The Post-Retirement Career: Recent Research Suggests We're Not Really Retiring (Even if We Think We Are)

The Post-Retirement Career: Recent Research Suggests We're Not Really Retiring (Even if We Think We Are)

By James O'Brien.


Recent research shows that 47% of retirees say they end up working  or they plan to work after retirement. And that's not just a post-recession necessity: some 72% of retirees polled in an Age Wave/Merrill Lynch report said they want to keep working after retirement.


"Were at a tipping point," according to the study, titled Work in Retirement: Myths and Motivations. "A majority of people will be continuing to work after they retire often in new and different ways."


And so, is the concept of retirement waning entirely? Also, what roles will investments and savings play in this process, if these changes do occur?


Let's take a closer look. We'll identify not only a number of driving factors but also the potential for this new workscape to change the way we understand retirees and the financial/personal approaches they're taking to what have traditionally been post-employment years.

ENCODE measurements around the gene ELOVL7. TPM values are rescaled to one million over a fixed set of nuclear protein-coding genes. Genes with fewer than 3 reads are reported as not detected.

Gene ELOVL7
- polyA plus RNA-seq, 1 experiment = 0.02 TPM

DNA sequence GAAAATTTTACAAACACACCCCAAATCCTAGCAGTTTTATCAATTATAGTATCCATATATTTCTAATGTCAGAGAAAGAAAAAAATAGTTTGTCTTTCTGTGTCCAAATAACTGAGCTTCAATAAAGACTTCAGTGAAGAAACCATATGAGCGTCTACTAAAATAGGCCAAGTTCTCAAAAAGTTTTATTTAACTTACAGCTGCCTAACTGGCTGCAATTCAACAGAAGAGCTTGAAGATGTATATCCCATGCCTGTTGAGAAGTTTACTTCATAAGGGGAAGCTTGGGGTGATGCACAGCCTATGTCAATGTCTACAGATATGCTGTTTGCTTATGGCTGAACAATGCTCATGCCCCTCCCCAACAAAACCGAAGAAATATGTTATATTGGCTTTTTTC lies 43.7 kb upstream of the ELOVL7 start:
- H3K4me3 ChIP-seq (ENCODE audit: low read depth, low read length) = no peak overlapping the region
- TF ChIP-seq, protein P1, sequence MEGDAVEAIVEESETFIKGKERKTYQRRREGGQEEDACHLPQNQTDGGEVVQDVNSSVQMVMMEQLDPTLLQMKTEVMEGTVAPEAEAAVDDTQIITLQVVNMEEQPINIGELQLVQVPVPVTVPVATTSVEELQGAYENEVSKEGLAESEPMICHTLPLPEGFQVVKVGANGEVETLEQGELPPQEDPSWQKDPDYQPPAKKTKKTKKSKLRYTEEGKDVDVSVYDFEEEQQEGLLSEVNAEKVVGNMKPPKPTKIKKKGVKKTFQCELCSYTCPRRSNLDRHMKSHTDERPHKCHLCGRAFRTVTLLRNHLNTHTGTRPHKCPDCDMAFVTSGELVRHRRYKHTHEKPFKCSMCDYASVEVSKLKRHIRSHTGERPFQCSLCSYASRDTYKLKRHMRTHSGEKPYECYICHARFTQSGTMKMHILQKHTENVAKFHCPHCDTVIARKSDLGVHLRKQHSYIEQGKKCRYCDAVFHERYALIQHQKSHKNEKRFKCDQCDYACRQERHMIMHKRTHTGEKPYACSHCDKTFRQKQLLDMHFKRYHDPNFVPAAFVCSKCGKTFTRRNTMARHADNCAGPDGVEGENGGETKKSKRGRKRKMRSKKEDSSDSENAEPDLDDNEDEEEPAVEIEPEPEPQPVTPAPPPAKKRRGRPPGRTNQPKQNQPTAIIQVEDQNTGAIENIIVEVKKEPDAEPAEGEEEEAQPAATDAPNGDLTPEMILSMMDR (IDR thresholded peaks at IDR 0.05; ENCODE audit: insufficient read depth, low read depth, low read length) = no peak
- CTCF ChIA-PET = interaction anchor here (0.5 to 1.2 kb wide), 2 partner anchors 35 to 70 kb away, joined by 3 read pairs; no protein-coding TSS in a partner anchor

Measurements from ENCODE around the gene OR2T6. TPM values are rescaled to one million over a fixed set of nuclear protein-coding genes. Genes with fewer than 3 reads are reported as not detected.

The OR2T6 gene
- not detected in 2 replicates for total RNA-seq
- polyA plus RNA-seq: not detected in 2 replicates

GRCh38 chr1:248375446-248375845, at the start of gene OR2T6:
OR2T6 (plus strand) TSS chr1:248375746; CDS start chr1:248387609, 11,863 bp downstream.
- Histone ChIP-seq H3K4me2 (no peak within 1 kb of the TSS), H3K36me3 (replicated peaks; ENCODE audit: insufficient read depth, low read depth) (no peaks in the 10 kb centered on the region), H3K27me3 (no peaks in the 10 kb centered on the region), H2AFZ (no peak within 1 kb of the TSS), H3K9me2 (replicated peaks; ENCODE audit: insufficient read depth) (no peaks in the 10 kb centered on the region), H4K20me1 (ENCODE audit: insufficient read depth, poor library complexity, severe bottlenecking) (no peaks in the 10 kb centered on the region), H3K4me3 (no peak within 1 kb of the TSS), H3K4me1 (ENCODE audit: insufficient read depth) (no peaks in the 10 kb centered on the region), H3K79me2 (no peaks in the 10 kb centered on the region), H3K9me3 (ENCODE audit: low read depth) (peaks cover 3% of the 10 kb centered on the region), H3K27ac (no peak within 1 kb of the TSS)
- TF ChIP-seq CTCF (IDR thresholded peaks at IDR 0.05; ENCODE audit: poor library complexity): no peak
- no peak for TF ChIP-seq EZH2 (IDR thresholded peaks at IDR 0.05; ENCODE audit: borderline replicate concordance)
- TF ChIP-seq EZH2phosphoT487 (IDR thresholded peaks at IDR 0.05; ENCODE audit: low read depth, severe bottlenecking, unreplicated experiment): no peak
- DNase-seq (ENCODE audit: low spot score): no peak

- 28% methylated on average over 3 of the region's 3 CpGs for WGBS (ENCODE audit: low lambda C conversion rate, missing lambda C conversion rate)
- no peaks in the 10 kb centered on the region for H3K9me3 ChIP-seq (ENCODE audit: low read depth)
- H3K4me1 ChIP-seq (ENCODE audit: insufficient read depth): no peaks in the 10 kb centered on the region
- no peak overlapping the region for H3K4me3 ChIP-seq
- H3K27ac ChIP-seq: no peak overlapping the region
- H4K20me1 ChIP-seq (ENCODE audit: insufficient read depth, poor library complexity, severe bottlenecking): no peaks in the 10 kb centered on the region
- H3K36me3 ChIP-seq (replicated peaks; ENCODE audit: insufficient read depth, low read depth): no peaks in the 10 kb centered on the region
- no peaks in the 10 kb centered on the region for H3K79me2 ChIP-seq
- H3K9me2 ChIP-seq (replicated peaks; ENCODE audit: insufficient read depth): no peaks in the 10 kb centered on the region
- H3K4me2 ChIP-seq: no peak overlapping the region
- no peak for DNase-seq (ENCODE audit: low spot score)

A New Retirement Model


First, let's turn to how post-retirement, second-phasecareers manifest. Consider the following four-phase retirement model for the working retiree .


  • Pre-Retirement: Five years prior to retiring, 37% of those who intend to work afterwards begin to prepare for continued employment. Two years before retiring, 54% of these individuals significantly increase those preparations.
  • Intermission: There is then often a break. Some 54% of retirees who intend to work first enjoy time away from employment, typically about 2-1/2 years.
  • Reengagement: For up to a decade after intermission, retirees who return to work then engage in new careers. Some 83% of them do this part-time,close to 1/3 opt for self-employment.
  • Full Retirement: In the final shift, retirees then disconnect from work and enact what we usually think of as a traditional retirement lifestyle: they focus on leisure and non-work priorities.

What's motivating this shift toward preparation, break, resumption, and then leisure? More than one factor, it turns out. Retirement is deeply connected to the financial realities of the 2000s and 2010s (and what will come next, too), but it is also evident that ambition, obligation, and social impulses are in play.


Roots of the New (Non-)Retiree


In some categories, only 4% of the polled retirees said they felt financially prepared for post-work years. And in the best-case categories, only about half said they felt that way.Of course, these are generations and individuals acutely affected by the 2007 - 2009 recession.


  • A study published by the National Poverty Center tells us that between 2007 and 2013, older workers saw essentially no returns on their equity investments  a sector in which prices fell 50% during the peak of the downturn.
  • The value of 401(k)s and IRAs plummeted, overall, by $2.8 trillion .